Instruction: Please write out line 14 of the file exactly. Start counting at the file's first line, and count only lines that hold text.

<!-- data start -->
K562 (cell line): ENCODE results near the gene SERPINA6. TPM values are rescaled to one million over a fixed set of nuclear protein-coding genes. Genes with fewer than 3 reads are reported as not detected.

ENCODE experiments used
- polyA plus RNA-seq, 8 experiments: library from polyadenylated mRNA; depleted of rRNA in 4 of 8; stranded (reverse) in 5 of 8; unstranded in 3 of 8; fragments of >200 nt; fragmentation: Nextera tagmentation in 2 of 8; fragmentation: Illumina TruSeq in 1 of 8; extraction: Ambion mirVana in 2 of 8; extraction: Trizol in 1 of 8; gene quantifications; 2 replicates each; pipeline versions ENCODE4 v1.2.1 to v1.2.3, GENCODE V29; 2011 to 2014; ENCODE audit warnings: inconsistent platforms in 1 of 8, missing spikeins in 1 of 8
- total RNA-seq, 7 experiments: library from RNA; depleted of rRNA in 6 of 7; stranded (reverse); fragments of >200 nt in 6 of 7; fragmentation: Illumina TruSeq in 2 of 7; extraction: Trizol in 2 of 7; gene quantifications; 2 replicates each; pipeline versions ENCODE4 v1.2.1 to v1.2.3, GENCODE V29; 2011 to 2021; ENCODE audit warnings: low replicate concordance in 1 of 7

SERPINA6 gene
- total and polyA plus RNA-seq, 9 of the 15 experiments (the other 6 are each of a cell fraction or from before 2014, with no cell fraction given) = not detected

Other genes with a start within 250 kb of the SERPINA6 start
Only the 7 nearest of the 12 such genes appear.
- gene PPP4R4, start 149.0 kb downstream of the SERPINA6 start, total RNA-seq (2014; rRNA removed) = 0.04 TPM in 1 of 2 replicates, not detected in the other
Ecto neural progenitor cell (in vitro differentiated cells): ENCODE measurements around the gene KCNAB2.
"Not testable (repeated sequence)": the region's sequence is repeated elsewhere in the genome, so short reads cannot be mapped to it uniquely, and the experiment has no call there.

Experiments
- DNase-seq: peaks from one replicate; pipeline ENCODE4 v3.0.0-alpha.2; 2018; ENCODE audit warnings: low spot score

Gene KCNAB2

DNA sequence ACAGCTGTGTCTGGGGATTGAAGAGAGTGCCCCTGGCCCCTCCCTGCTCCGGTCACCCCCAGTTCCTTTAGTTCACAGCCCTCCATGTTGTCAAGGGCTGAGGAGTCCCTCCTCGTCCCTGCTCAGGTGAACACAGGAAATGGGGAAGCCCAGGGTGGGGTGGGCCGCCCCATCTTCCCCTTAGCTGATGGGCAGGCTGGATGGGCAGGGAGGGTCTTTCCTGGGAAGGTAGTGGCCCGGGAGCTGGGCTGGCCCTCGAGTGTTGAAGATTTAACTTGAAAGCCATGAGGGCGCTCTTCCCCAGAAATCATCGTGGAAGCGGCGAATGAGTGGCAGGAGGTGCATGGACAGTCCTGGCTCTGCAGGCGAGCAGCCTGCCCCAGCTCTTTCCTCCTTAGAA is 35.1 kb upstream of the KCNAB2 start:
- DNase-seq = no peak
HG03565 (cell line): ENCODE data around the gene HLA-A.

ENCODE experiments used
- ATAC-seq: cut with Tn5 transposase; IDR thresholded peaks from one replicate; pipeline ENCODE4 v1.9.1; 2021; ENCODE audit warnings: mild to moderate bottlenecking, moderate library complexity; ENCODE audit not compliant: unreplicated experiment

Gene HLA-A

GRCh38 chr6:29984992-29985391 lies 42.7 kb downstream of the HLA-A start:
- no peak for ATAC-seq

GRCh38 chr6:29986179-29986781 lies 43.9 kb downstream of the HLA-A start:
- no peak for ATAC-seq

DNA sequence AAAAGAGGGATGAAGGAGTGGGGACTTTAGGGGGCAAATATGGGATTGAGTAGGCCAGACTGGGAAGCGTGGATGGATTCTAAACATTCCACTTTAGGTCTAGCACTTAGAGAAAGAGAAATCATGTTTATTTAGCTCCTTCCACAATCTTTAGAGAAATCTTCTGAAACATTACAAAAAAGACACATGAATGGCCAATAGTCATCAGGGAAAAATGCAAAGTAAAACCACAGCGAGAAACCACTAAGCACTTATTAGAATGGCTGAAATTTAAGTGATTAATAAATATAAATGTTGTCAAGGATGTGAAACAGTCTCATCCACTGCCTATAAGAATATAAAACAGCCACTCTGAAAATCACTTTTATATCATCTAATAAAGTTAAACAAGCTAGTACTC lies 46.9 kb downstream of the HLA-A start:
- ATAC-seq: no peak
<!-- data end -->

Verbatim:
Gene KCNAB2